Kevin Kelly over at the Technium continues to throw out the raw meat, asking the question Is there a reason to diminish technology? Like many, Kelly is a obviously a dyed-wool technologist - lots, more, and often is his perspective but he fairly probes for the counterarguments. He found four, can you find more?KK presents four viewpoints for limiting technological improvements - these are summarized below:
Contrary to Nature
Here, Kelly suggests that Technology is produced at the expense of nature because it does bad things to the planet - habitats get destroyed, forest get cut down; oil is made into plastics and burned into the air. This kills species and consumes large amounts of energy which alters the climate.
Contrary to Humans
The argument here is that technology separates us from nature, which puts us out of touch with nature and makes us behave selfishly and maybe stupidly. Technology encourages consumption and makes us greedy, unhappy, impatient, and a ton of other things.
Contrary to Technology Itself
The assertion is that technology changes so fast that its going to self-destruct and is outstripping our means for regulating it; new technologies such as robotics, nanotech, and genetic engineering are particularly salient in this regard. Being unmanageable, these technologies may very well destroy us all.
Contrary to God
The last one is that technology is simply evil - bombs, guns, toxins, drugs, land mines are designed to bring about chaos, and that right soon. These technologies amplify violence as part of their very nature. Evil, evil, evil.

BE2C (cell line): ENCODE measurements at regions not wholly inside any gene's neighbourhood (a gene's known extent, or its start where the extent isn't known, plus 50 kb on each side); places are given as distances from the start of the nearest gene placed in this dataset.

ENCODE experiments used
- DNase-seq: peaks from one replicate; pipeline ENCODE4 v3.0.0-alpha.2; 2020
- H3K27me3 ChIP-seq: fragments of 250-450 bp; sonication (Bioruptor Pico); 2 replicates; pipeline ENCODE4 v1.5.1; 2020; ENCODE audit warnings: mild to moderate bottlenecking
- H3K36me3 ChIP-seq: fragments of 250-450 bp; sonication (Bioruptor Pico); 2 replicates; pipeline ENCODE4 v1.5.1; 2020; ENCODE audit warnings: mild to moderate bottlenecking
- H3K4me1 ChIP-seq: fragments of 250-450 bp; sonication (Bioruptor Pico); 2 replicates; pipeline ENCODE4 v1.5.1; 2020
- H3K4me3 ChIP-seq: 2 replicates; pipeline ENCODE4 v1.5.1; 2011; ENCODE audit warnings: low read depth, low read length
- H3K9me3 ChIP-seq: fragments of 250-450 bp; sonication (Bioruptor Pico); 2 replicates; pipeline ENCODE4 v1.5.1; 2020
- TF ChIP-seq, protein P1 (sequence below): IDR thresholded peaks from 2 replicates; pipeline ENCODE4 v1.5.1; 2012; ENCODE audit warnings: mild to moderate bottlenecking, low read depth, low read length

Kelly opens a good debate here on what it means to be tool-using species and poses a central environmental question; can we seek our collective figurative and literal salvations in churning out more technologies? On one hand, if we are to survive an eventual meteor hit or the death of the sun we clearly need to get moving on lots of new and novel tech. On the other hand, you might agree with Andre Gregory when he states in My Dinner With Andre
But I mean, the thing is, Wally, I think it's the exaggerated worship of science that has led us into this situation. I mean, science has been held up to us as a magical force that would somehow solve everything, but quite the contrary, it's done quite the contrary, it's destroyed everything. So, that is what has really led, I think, to this very strong, deep reaction against science that we're seeing now.
There are of course several perspectives between these two - what is yours? The Technium
Those Low tech Amish
Our Low Tech Jury Rigged Future
Can You Survive the Heat Death of the Universe?